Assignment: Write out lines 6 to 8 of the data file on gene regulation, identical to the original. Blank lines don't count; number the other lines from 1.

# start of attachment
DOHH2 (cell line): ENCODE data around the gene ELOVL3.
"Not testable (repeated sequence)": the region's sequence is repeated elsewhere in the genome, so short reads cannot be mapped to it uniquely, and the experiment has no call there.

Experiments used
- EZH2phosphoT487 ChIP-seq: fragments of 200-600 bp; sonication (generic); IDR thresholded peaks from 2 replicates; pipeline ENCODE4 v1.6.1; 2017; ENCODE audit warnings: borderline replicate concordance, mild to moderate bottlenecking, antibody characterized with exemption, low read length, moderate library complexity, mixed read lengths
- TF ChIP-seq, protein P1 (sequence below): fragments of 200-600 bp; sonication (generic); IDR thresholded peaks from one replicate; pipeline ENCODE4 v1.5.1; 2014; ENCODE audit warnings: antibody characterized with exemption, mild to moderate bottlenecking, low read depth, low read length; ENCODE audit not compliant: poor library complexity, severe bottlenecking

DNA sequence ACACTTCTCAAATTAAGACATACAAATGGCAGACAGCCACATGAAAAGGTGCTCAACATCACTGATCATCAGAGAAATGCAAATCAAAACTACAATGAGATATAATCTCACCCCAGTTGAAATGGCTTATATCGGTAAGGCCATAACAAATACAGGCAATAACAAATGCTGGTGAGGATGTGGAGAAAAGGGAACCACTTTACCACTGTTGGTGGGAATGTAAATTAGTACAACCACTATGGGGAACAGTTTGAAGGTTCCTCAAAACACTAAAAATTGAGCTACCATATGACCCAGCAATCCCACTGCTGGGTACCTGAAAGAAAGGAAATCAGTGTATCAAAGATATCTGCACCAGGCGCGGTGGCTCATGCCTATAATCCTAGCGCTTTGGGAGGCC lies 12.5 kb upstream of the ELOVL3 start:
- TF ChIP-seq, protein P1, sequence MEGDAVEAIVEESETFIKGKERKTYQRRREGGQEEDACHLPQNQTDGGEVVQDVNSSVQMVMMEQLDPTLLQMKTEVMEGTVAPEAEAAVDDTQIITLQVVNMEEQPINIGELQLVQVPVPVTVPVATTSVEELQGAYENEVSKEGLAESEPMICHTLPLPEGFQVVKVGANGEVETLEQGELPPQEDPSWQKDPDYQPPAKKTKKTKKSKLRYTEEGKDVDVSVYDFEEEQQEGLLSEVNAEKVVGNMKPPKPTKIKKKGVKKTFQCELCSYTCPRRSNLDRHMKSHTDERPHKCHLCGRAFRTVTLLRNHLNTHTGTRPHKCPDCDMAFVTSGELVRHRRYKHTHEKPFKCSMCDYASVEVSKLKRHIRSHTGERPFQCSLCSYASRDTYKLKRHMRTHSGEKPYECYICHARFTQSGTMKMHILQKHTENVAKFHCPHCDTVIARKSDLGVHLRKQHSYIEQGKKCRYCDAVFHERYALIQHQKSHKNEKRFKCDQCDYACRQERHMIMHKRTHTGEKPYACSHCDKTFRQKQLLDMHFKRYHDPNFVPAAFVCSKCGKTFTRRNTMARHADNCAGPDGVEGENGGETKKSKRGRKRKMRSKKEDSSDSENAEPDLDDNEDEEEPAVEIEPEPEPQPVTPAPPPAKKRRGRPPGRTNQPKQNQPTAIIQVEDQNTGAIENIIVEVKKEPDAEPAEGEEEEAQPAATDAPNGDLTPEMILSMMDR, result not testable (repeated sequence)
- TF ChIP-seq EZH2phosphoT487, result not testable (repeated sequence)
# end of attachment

DNA sequence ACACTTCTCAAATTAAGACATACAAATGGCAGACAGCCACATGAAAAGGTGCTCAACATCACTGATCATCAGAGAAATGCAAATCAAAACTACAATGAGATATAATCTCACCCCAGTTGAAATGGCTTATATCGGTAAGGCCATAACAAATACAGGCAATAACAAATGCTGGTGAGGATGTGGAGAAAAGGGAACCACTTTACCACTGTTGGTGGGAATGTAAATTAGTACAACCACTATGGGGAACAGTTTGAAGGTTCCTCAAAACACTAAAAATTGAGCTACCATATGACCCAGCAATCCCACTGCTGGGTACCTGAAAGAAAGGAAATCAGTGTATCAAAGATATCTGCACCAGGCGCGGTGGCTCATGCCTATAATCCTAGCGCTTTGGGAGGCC lies 12.5 kb upstream of the ELOVL3 start:
- TF ChIP-seq, protein P1, sequence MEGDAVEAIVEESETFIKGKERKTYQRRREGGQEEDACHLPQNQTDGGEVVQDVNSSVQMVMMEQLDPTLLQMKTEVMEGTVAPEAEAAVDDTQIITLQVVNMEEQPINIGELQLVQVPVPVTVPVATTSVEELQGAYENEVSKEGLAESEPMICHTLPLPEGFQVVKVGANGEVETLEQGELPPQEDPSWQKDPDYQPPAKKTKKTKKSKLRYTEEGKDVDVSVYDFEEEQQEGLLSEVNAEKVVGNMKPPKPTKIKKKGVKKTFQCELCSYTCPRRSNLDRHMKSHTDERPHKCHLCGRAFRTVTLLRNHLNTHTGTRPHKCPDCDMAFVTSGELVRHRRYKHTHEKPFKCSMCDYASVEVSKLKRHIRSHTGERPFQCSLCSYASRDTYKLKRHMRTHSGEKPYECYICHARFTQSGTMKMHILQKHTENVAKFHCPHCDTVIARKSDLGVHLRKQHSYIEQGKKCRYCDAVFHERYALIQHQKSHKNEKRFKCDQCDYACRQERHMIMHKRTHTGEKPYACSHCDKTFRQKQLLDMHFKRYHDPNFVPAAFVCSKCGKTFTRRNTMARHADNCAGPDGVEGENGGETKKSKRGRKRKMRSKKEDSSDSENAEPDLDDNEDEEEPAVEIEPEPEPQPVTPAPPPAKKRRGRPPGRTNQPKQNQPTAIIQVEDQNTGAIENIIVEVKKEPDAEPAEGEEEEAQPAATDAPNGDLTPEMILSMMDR, result not testable (repeated sequence)
- TF ChIP-seq EZH2phosphoT487, result not testable (repeated sequence)